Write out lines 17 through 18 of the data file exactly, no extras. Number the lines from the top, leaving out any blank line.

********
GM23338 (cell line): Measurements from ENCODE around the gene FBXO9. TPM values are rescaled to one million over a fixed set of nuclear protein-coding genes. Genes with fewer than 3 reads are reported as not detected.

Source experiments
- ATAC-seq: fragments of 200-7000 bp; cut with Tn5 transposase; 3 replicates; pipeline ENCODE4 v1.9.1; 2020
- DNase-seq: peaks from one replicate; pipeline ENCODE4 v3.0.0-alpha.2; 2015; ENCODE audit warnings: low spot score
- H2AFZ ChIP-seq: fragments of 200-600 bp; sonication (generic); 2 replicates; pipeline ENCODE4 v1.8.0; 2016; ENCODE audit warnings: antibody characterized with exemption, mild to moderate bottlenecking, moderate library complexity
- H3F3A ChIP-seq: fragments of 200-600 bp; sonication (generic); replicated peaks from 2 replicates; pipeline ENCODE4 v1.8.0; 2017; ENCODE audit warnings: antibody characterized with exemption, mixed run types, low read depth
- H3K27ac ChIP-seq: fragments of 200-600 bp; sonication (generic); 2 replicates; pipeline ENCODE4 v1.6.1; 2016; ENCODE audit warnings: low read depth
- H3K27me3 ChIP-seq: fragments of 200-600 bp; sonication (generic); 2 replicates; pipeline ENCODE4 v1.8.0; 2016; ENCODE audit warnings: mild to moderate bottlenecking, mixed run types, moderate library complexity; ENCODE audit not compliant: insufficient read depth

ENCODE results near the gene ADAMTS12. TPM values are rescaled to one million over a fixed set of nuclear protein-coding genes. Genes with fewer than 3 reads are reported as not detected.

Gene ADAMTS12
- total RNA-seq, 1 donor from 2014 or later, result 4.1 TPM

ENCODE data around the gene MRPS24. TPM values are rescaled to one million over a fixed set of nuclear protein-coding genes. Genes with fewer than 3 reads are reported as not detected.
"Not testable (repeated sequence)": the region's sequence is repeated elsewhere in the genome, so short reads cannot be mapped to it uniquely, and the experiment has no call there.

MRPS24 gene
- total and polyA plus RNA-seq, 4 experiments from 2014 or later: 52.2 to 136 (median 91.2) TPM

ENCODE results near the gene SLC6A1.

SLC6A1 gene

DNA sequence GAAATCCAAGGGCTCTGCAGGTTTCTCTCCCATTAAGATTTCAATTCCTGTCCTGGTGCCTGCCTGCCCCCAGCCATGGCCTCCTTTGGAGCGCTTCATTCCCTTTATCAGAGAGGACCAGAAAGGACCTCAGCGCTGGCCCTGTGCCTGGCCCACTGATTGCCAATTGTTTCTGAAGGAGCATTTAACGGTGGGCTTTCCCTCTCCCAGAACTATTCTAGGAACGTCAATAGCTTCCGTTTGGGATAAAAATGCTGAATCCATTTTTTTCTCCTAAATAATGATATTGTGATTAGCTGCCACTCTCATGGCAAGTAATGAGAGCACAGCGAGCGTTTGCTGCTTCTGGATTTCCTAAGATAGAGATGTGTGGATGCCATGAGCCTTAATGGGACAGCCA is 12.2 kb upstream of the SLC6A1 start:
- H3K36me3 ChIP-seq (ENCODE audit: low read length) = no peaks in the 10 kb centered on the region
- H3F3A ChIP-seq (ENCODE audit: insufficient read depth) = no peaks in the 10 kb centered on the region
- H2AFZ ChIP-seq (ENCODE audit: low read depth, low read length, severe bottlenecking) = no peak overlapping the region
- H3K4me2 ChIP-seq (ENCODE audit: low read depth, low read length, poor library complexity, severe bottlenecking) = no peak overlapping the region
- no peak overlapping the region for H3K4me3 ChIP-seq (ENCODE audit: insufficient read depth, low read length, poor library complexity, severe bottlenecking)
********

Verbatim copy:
SLC6A1 gene

DNA sequence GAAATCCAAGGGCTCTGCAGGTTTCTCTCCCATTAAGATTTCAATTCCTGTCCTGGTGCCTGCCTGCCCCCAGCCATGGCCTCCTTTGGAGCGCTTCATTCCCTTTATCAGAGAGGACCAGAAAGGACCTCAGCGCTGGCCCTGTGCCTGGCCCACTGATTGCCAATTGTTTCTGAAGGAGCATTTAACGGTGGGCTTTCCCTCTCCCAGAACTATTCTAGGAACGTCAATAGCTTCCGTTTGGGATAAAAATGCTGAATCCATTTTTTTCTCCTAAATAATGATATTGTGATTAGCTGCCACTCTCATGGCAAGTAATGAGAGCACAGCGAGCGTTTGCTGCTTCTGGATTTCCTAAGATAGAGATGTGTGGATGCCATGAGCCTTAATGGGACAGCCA is 12.2 kb upstream of the SLC6A1 start: